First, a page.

U Thrive: How to Succeed in College (and Life). Daniel Lerner and Alan Schlechter. Little, Brown. 2017.
Should universities promote flourishing?
Earlier this year, Anthony Seldon, the new vice-chancellor of the University of Buckingham, announced he was making Buckingham into the UK’s first ‘positive university’. All students will take a course in Positive Psychology and all tutors will be trained in it. The psychology of happiness will be at the university’s centre, rather like how the philosophy of Aristotle and Aquinas was (and sometimes still is) at the heart of Catholic universities.
It’s a radical response to what Liberal Democrat MP Norman Lamb describes as a ‘crisis on campus in respect to mental health’. Student demand for counselling has risen 50 per cent in the last five years; student drop-out figures are rising steeply. Postgraduates, academics and staff also report feeling stressed.
Universities increasingly agree that student wellbeing is important and institutions should help support it. But how exactly? There is no clear consensus, partly because – unlike many US universities – British universities don’t yet measure student wellbeing so can’t compare the efficacy of different approaches.
Some institutions are focusing on improving funding for student counselling, but that’s dealing with the issue once it’s already become a serious problem. Other solutions include training students in peer support, developing online wellbeing programmes and training personal tutors to cope with students’ issues at the departmental level. But could wellbeing become more central to universities’ missions? Could universities provide courses in flourishing, as Seldon suggests?
There are some precedents for Buckingham’s ambitious plan. There’s a university in Mexico, TecMilenia, which incorporated Positive Psychology into its main curriculum in 2013. And there are several US universities that have freshmen courses in Positive Psychology, including Harvard, Berkeley, Rutgers and NYU. These courses are apparently very popular, attracting hundreds of students each year.
The lecturers of the NYU course – Daniel Lerner and Alan Schlechter – have recently published a book based on the course, called U Thrive: How to Succeed in College (and Life). It doesn’t break new ground in Positive Psychology: rather, it sticks quite closely to what is by now a familiar script.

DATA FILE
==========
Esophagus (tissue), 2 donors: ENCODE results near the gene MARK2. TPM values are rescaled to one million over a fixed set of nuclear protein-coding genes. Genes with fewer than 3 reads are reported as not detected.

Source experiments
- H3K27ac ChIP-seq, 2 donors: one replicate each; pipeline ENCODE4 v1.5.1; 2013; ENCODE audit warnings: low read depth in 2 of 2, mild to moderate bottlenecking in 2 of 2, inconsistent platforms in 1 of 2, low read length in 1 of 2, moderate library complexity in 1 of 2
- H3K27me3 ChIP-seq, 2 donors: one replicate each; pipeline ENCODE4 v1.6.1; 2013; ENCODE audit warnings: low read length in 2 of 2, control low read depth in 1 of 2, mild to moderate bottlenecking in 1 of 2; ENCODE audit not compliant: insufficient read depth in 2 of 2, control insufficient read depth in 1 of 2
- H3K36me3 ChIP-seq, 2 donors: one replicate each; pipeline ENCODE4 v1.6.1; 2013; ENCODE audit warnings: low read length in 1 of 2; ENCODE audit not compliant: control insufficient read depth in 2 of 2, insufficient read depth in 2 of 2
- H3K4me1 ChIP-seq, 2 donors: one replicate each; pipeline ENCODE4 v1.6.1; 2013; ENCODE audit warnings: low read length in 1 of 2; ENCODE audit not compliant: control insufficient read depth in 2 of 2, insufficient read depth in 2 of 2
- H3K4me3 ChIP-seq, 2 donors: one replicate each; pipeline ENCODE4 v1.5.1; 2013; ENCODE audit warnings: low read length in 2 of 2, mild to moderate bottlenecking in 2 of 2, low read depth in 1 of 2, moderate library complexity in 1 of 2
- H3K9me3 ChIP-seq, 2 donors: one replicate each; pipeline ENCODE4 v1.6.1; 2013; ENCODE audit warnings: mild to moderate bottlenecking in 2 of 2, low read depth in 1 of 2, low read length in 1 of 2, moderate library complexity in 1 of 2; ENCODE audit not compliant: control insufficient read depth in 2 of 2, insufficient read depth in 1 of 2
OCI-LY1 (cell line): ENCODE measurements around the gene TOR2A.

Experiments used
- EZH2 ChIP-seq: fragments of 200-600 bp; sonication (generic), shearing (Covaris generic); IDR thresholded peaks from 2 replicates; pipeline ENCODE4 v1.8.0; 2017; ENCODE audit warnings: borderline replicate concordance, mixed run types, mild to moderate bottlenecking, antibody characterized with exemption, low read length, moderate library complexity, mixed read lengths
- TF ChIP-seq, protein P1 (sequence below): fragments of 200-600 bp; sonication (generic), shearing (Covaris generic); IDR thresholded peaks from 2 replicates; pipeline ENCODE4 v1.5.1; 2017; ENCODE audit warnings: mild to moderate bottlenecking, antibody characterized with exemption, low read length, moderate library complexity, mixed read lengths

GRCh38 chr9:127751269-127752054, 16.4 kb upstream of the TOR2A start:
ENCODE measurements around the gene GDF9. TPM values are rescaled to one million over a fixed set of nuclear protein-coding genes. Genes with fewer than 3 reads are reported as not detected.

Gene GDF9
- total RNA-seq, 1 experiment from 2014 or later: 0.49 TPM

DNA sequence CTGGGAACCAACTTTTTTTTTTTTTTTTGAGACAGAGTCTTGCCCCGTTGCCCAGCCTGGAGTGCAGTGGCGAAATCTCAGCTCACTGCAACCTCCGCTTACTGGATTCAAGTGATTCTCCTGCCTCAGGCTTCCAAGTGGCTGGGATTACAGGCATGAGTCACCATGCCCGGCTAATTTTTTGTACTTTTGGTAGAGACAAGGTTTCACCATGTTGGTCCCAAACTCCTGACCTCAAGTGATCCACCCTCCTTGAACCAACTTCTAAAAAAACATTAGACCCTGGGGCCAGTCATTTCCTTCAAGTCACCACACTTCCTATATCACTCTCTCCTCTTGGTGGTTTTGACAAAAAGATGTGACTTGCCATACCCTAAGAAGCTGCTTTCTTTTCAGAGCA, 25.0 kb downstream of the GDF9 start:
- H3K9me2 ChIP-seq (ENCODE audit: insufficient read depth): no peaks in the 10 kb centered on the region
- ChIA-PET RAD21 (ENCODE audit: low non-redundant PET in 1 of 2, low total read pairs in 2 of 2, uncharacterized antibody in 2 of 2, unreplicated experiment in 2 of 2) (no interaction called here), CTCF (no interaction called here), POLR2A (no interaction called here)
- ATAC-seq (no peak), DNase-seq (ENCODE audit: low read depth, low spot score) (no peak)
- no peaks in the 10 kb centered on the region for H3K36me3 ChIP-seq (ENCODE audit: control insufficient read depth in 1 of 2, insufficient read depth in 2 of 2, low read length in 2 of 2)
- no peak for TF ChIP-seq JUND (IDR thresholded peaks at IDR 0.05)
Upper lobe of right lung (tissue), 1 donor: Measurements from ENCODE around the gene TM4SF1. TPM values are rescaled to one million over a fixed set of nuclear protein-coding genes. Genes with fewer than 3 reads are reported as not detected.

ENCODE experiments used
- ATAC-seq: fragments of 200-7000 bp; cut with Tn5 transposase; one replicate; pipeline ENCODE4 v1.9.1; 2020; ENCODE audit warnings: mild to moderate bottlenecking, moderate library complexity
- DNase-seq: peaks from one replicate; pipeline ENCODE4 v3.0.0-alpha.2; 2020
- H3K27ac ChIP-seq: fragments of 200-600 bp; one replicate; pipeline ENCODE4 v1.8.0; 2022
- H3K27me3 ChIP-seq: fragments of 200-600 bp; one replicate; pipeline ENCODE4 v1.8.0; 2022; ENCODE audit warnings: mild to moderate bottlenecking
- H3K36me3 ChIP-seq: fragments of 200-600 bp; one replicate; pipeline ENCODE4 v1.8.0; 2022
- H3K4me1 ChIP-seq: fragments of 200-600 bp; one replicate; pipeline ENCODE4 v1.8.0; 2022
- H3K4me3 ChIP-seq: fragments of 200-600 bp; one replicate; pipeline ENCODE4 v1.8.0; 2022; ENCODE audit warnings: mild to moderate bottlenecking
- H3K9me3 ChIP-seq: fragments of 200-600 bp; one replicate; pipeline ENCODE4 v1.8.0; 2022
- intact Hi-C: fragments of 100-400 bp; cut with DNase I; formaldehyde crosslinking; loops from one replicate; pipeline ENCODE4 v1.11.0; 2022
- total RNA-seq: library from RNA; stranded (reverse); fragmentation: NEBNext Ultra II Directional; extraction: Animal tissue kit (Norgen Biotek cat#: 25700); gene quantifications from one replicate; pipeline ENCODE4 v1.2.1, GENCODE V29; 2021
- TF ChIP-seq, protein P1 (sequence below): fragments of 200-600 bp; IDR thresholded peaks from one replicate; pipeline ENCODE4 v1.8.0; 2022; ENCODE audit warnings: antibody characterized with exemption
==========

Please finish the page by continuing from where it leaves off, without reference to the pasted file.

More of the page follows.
Positive Psychology was launched by University of Pennsylvania psychologist Martin Seligman in the late 1990s. Seligman was impressed by the success of Cognitive Behavioural Therapy (CBT), an intervention for depression and anxiety developed by his Penn colleague Aaron Beck, who was inspired in part by Stoic philosophy. Seligman wondered if self-care techniques could be taught not just to the mentally ill, but to everyone to raise their general level of flourishing.
Positive Psychologists developed a range of brief interventions to improve flourishing. Lerner and Schlechter’s course includes several of them: teach people how their mind-sets and explanatory styles affect their emotions; how they can become more resilient in their response to adversity; how to develop feelings of gratitude and positivity; how to identify their core strengths and the activities that give them ‘flow’ (pleasant absorption) and meaning; how to find good role models. And so on.
Each intervention has been tested out and the reader of U Thrive is constantly re-assured with the results (‘the evidence was clear’; ‘the result was surprising’). In some ways, the results aren’t surprising at all: rather, Positive Psychology presents some of the received wisdom of western civilisation (be nice, try hard, control your appetites, be optimistic, emulate heroes, find your hobby). But now there is a scientific evidence base for these moral nuggets. Science rather than God can guide us to flourishing.
Positive Psychology presents itself as something utterly new. It’s not. As the historian George Marsden has chronicled, before the nineteenth century, Western universities had an explicitly Christian mission, chapel, prayer and Bible study were compulsory and students’ behaviour was carefully regulated (Seldon’s plans seems a move back to that sort of paternalism, with more university control over students’ drinking, drugs and even social media use. Animal House, it ain’t). During the nineteenth century, Protestant universities like Harvard or Virginia became less explicitly Christian, but still tried to improve students’ moral character through courses in moral philosophy, moral psychology and ‘Great Books’. They believed that science and the humanities could teach students character, without any explicit reference to revelation.
The idea that universities exist to support students’ character and wisdom is not new, therefore. It’s only very recently that universities dropped that mission and focused purely on teaching specialist knowledge. They’ve become huge but rather soulless institutions as a result.
Personally, I struggled with emotional problems while studying at Oxford in the late 1990s, and neither my college nor my degree in English Literature was much help. I had to find this for myself, which I finally did through CBT and Greek philosophy. I wrote my first book, Philosophy for Life, to try and pass on the therapeutic wisdom I’d found in Greek philosophy. I’d love colleges to offer basic courses in different wisdom practices as a free add-on to students’ main degrees. That seems healthy to me.
But it’s crucial to find the right balance between the humanities and the social sciences. While Positive Psychology draws heavily on ancient philosophies, it takes a very positivist and scientistic view. Positive Psychologists believe science can quantify and measure everything that makes a flourishing life: happiness, meaning, transcendence, even humility (yes, you can measure humility by asking someone how humble they think they are. Donald Trump would score high). But statistics can’t tell you if you really are living a meaningful, virtuous, transcendent life, only if you think you are – which is not the same thing.